Three Common Sources of Contamination in Electronics Assembly

By Tony Musall

At Foresite, we experience a great deal of satisfaction when we are able to quickly and expertly identify the root cause and get our customers back on track when they face a difficult and time-sensitive challenge. But, that is only part of the solution; we also strive, whenever possible, to share or develop knowledge that can help prevent future occurrences.

 

With that in mind, this blog post will briefly explore common sources of contamination throughout the fabrication and assembly processes that can potentially lead to field reliability issues.

 

1. PCB Fabrication

The PCB fabrication process must be tightly controlled and monitored as the chemistries used can be quite conductive and/or corrosive. If etchants are not properly neutralized and rinsed, they can provide the precursor for electrochemical migration or leakage current failures.

 

blog photo 23AUG2017 - Corrosion of Conformal Coated ImAg PCBA Due to Entrapped Board Fab Residue.jpgAdditionally, poor drilling or plating of vias can result in entrapment and wicking of chemical residues within the inner layers of the substrate. It can also be difficult to clear detrimental residues from microvias, depending on factors such as heat, water quality, and use of saponifier for reducing surface tension. Subsequent cleaning steps in the assembly process can provide an opportunity to reduce or remove PCB fabrication residues, but no-clean processes are especially at risk.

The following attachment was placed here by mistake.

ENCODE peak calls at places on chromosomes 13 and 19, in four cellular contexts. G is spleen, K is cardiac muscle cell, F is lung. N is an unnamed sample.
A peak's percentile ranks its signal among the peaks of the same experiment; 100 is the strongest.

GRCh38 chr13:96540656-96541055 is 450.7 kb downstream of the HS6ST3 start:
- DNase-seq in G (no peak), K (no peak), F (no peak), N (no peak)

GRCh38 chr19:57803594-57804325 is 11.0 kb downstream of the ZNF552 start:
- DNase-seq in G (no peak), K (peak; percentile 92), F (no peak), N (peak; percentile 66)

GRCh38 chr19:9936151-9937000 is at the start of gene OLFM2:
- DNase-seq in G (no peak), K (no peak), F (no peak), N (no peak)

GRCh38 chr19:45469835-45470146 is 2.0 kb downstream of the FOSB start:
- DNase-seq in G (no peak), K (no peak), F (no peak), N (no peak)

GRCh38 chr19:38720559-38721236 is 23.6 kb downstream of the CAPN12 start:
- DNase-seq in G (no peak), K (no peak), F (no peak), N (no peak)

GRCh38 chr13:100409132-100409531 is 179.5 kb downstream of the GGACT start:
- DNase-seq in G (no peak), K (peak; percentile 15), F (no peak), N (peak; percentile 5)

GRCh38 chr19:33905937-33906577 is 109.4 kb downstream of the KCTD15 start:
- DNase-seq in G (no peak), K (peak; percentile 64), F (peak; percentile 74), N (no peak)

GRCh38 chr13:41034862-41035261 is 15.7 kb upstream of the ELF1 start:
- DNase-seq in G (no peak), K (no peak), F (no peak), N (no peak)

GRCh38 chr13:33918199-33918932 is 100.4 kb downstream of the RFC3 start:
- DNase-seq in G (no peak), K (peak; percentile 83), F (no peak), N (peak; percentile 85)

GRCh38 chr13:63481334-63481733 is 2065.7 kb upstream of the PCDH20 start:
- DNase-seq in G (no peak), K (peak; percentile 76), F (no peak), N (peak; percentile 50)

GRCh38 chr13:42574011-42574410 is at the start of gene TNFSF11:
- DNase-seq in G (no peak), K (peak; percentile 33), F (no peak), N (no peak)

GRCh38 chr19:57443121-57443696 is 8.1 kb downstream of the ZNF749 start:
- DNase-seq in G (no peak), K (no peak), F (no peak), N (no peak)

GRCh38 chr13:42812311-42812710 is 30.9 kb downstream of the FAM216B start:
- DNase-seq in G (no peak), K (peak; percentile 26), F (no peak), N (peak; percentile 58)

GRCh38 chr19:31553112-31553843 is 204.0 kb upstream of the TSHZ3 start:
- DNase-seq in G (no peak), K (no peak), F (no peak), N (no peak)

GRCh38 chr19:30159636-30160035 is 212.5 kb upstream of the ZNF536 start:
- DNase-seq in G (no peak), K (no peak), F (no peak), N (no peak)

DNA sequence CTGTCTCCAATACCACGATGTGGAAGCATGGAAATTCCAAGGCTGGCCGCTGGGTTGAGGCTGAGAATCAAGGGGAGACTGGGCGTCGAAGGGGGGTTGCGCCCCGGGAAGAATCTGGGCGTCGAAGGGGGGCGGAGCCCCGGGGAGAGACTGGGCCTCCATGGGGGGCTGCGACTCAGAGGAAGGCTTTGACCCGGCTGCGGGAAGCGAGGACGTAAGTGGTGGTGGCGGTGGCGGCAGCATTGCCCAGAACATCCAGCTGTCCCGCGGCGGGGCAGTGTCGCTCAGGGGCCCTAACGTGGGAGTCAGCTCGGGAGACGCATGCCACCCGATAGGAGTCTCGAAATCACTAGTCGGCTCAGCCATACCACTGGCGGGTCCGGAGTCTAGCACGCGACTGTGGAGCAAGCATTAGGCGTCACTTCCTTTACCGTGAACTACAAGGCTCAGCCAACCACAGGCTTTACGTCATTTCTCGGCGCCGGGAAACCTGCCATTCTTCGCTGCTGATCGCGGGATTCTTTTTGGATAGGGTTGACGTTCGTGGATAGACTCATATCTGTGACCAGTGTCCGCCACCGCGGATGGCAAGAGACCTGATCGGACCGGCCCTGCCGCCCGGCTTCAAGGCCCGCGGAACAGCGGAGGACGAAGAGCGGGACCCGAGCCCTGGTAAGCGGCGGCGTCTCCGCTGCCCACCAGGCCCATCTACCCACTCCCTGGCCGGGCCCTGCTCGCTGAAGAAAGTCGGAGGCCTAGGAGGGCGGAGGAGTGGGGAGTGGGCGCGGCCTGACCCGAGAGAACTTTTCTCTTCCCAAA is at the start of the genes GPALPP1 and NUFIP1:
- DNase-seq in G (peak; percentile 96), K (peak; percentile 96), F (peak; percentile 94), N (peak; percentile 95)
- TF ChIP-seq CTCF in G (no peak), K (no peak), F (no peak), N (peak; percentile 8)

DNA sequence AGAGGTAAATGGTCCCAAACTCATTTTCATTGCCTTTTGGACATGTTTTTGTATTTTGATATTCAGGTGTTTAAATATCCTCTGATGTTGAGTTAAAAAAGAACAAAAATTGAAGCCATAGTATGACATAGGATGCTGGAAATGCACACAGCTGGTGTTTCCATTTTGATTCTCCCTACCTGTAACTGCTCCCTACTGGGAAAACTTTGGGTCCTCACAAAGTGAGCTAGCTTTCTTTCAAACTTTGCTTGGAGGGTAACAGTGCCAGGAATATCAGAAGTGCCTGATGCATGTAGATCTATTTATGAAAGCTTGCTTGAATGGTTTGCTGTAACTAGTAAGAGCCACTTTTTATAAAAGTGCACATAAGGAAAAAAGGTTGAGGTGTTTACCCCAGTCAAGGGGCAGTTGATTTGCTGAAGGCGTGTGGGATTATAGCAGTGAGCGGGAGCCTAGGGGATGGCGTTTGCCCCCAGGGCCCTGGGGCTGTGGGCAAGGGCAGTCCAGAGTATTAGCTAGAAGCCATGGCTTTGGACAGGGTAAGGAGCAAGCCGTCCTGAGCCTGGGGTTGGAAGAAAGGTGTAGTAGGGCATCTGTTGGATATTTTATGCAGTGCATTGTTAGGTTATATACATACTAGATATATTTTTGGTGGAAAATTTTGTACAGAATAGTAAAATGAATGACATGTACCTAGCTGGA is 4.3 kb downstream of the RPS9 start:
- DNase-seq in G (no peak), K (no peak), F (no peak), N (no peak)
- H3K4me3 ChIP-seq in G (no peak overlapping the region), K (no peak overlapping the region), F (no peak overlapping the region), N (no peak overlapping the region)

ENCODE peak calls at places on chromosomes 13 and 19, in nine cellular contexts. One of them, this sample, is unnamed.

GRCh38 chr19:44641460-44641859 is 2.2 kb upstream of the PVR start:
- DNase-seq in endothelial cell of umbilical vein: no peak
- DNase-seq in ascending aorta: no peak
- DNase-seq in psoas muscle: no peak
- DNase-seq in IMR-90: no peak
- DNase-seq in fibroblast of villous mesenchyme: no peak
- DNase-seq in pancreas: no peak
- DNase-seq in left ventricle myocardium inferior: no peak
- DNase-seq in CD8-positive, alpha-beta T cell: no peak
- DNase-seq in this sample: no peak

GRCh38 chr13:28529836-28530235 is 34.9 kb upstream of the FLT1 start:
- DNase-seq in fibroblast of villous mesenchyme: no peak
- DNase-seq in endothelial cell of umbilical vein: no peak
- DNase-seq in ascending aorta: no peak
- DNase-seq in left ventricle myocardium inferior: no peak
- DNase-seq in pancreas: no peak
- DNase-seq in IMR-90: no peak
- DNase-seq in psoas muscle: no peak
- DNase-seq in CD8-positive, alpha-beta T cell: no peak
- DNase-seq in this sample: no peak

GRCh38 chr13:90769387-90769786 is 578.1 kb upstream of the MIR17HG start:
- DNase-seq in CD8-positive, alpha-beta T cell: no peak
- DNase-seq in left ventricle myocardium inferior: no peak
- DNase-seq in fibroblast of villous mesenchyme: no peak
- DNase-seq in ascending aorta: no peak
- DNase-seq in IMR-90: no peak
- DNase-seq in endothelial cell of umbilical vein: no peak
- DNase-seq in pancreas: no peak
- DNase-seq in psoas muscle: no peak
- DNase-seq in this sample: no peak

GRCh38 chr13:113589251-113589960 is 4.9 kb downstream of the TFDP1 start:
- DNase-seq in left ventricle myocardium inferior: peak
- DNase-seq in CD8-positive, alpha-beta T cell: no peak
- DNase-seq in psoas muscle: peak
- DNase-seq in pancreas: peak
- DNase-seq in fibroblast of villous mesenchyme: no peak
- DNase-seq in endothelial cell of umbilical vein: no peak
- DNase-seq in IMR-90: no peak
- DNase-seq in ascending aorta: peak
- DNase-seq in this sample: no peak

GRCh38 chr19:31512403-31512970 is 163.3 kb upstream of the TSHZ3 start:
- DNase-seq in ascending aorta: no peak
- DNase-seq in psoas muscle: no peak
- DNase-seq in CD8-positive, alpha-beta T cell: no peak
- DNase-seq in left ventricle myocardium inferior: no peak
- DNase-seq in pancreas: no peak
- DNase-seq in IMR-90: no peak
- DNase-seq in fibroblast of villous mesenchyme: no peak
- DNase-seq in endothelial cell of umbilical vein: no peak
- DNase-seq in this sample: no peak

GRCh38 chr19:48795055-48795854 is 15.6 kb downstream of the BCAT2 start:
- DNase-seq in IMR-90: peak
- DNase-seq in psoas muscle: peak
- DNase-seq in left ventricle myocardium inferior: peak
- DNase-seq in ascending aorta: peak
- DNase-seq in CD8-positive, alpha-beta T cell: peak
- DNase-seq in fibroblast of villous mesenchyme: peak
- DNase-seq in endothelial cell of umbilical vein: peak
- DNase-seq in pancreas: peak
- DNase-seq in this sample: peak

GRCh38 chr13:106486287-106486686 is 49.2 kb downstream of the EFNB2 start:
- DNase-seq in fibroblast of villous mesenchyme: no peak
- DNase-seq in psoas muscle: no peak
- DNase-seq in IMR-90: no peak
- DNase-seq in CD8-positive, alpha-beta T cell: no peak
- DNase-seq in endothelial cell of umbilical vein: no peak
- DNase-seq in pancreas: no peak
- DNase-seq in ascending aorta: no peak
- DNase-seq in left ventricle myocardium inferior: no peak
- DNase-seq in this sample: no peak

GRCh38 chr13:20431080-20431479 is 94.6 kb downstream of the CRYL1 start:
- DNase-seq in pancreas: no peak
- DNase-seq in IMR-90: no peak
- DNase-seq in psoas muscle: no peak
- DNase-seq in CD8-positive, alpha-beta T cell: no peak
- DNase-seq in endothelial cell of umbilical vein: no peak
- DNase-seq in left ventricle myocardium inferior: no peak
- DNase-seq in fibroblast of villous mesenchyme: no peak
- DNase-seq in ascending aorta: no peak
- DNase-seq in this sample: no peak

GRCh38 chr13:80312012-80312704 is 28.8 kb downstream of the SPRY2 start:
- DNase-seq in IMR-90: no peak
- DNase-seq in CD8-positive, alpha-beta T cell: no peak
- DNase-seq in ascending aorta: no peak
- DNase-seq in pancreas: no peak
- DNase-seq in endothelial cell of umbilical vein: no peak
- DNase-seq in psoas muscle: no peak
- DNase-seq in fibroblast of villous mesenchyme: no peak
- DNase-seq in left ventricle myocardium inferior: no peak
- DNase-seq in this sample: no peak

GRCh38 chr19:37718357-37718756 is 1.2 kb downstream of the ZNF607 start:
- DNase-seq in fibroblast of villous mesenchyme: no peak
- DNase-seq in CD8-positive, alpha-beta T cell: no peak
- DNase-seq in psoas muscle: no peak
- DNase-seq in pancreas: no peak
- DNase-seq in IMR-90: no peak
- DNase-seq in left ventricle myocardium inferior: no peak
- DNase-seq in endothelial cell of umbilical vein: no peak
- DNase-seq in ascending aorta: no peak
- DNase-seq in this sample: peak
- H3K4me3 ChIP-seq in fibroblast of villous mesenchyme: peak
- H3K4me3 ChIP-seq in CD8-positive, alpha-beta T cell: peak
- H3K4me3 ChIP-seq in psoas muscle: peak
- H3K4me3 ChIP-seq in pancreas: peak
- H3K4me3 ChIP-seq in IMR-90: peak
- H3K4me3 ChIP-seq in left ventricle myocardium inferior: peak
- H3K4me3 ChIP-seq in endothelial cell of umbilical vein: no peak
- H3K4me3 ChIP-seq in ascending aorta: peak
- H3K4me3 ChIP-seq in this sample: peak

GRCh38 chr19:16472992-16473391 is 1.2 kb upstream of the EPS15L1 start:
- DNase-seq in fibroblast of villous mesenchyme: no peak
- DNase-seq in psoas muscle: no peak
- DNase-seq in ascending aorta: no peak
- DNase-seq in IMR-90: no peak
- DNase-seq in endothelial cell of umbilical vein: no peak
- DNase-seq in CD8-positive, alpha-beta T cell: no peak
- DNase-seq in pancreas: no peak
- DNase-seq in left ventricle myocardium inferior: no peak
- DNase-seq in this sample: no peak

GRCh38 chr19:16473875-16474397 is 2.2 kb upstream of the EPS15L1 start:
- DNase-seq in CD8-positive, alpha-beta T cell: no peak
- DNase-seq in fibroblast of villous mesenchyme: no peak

2. Raw Components

Along with bare boards, raw components can also introduce contaminants that are detrimental to end-use reliability. PCBs and components use similar metallization, and therefore similar chemistries and opportunities for residues are present. Low-cost commodity chip components may not experience the levels of quality control and process monitoring that the engineer, or even the end-user, may desire.

 

3. Housings/Enclosures

Casting of metals and injection molding of plastics can involve a variety of different materials that may not be conducive to long-term electronics reliability. We have encountered a variety of lubricants, cutting fluids, mold release compounds, rust inhibitors, etc. that contain corrosive and/or conductive components.

 

These issues are commonly discovered in high humidity validation testing, where small amounts of condensation can transfer these contaminants from housing to electronic assembly.

 

Conclusion

We’ve covered a few potential sources of contamination that could contribute to reliability issues, and we haven’t even populated a circuit board yet. Check back soon for other mistakes that you can learn from!